Axone battles racism and prejudice in a potluck of cultures
The film gives you a little taste of how poorly we treat our compatriots from the north-east
Chicken chilli, hakka noodles, Manchurian and momo. Our favourite snippets from the Chindian menu are notorious for causing heartburn – sometimes, more than just the one kind.
While Digene can douse the fire in your stomach, it does nothing for the scars left by the cheap jokes made at the expense of an “oft-maligned north-easterner, living on the fringes”.
The racism narrative in our country isn’t new, but writer-director Nicholas Kharkongor is adding a new flavour to combat this bigotry with his ‘food-com’ film, Axone (pronounced as Akhun-e or Akhun-é).
The movie is about a group of north-easterners living as tenants in a larger-than-life Punjabi neighbourhood of Delhi. These 20-somethings are trying to keep their culture alive during wedding celebrations as they struggle to prepare Nagaland’s delicacy, Axone (fermented soya bean cakes).
Axone is food for the soul
Kharkongor considers food the first line of defence that gets activated when someone is thrown into an alien environment. People are instantly curious about what an outsider eats, how he or she cooks.
“Our identity is strongly linked to our food habits,” he says.
“At the London Film Festival, after the screening, there was a long conversation on how south Asians migrated to the UK in the ’60s and the ’70s, and the Britishers didn’t warm up to the curry they made. But today, curry is practically the unofficial national dish.”
Axone, with its strong aroma, becomes a cause for dissent between the protagonists (played by Asenla Jamir, Lanuakum Ao, Jimpa Bhutia, Sayani Gupta), and their landlady (Dolly Ahluwalia), magnifying the racial tensions in the neighbourhood.
“But food ultimately is a way to one’s heart. In that sense, this genre seemed the most palatable, and although I felt it was a risky story while writing it, I now feel it will reach a lot of hearts,” he says.
Kharkongor grew up in Nagaland and Shillong before moving to Delhi to pursue theatre in the ’90s. He wasn’t exempt from the racial repartees in the Capital.
His morning runs were incomplete without the onlookers calling him “Jackie Chan” and “Dalai Lama”. “I did confront them cheekily one day and said, ‘I can understand Jackie Chan, but why do you call me Dalai Lama? Do you think Dalai Lama would run on the streets like me?’.”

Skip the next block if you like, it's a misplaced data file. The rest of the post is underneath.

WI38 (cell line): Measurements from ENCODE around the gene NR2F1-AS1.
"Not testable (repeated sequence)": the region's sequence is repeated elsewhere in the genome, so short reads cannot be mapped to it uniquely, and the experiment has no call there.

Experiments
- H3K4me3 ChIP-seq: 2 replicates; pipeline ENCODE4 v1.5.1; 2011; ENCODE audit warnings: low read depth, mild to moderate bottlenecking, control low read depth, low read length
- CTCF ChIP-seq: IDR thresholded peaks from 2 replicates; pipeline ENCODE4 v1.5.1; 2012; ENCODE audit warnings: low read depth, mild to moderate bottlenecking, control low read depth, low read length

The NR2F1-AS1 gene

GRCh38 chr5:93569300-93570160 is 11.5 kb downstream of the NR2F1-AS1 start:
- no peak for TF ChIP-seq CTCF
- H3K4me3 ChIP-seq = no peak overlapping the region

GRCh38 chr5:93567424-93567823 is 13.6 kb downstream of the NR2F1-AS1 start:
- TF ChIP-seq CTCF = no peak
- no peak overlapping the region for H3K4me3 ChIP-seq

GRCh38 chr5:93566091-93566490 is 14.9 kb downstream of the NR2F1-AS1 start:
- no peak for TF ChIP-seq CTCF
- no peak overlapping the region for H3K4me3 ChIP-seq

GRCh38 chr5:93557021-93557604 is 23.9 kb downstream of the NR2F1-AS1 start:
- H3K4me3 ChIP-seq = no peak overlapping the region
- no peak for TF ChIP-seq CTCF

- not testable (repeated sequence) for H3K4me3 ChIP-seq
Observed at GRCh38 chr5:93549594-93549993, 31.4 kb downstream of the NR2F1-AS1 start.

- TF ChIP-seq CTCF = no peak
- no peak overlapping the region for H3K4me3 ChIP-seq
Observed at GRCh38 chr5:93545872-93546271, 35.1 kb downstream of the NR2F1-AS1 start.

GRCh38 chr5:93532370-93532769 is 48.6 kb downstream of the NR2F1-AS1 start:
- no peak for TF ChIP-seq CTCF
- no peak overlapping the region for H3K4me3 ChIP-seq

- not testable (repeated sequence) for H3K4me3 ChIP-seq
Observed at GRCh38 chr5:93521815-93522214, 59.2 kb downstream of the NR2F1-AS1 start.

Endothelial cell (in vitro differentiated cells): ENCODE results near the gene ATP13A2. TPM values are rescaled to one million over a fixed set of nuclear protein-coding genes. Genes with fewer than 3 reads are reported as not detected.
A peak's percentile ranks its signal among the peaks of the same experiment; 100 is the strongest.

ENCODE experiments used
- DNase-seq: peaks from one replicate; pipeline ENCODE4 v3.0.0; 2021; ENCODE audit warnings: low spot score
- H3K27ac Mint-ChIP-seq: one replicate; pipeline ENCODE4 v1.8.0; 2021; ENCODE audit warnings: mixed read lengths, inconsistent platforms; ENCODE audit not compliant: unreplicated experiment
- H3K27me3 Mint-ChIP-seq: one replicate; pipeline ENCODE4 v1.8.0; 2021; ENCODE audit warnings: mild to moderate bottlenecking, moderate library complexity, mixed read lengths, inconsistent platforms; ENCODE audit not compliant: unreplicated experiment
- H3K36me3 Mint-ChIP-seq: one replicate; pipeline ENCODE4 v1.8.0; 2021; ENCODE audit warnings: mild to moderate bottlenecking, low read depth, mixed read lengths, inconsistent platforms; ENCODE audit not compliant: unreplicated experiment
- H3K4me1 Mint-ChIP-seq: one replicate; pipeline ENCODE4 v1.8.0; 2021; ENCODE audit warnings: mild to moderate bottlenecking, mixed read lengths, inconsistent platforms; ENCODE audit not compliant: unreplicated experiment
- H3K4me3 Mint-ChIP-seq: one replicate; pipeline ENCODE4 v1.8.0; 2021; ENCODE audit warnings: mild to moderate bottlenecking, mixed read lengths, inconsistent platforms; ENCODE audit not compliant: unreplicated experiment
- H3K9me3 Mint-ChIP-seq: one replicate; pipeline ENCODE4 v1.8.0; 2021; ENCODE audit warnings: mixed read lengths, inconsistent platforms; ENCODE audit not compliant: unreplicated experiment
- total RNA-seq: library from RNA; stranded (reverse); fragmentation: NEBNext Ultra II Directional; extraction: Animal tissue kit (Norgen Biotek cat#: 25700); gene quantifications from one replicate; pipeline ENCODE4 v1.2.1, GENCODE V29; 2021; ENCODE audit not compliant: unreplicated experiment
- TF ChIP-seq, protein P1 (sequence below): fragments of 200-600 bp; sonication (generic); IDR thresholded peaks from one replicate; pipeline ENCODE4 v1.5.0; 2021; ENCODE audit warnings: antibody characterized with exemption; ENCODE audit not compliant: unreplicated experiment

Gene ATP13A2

The director adds that he was fortunate enough to only be involved in mild exchanges, and it doesn’t take away from the larger narrative of what many others have faced.
“Nido Taniam’s was an extreme case (the Arunchal Pradesh native was beaten to death in Delhi’s Lajpat Nagar), and it has affected me a lot personally. One of my characters is a homage to Taniam.”
India is no stranger to racism
Racism, Kharkongor believes, gets a facelift every time society undergoes a wave of change. Through the ’70s and the ’80s, north-easterners went to Delhi University to study.
It was a big population of migrating students. “I used to say Nicholas Kharkongor is the Christopher Columbus of Humayunpur in Delhi back then. I didn’t see any other north-easterner there when I reached.”
But there was no representation in the workforce until the mid-’90s, when the economy opened up and retail stores and malls started mushrooming.
“These were the industries that employed a lot of north-eastern migrants. From a small bunch of students, the community doubled and lived cheek-by-jowl with the locals. That’s when racial remarks became pronounced,” Kharkongor says.
Axone becomes even more important in the current electrifying zeitgeist sweeping the globe. Question of race and representation cannot be ignored by pop culture anymore, and the director knows the moment is ripe.
“Recently, in Never Have I Ever, we saw Indo-Americans take centre stage in an American production. These are all migrants who moved to the West in the ’80s or the ’90s. We are used to seeing them in their shows. But in India, we have been part of the country since the beginning of the time, we aren’t migrants, and still you’ll rarely ever see the north-east being represented in our content,” says Kharkongor.
“Racism won’t go away overnight. But I do have the artist’s privilege to hold up the mirror,” he adds.
Kharkongor hopes that his love letter to his north-eastern brethren will give the country a glimpse into their lives. “It’s an attempt to make the audience realise that ultimately, we are all humans and our emotions are the same.”
For starters and main (dis)course
Take a note out of Axone and take a tour of the north-east via your tastebuds.
‘This easy recipe is non-pungent. It has been a favourite amongst a lot of bachelors living in the metros,” says Avibu Seyie K, food curator of the movie.
Smoked pork with a choice of vegetable – arbi, potatoes or pumpkin
- 350 gm smoked pork
- 2 medium-sized onion (chopped)
- 6-7 garlic cloves
- 1 tsp crushed black pepper
- 2 medium-sized tomatoes (chopped)
- 1 king chilli (bhut jolokia – preferably fresh)
- 2 bunch pokchoy or mustard leaves
- Salt to taste
- Pre-heat the pan, add onion, pork and salt. Lower the cooking flame to simmer, stir in intervals for about four-five minutes until pork fat releases oil.
- Add garlic and crushed black pepper corn. Cook for two-three minutes.
- Add tomatoes and the choice of vegetable. Cook for four-five minutes.
- Add two cups of water and cook in medium flame for eight-nine minutes. Stir every two minutes. Add the king chilli.
- Lower the flame, cover the pan and cook for 10 minutes.
- Add half cup of water, stir. Add the leaves. Cook for four-five minutes.
- Serve hot with steamed rice.
If you choose arbi, it needs to be boiled and peeled before cooking with the pork.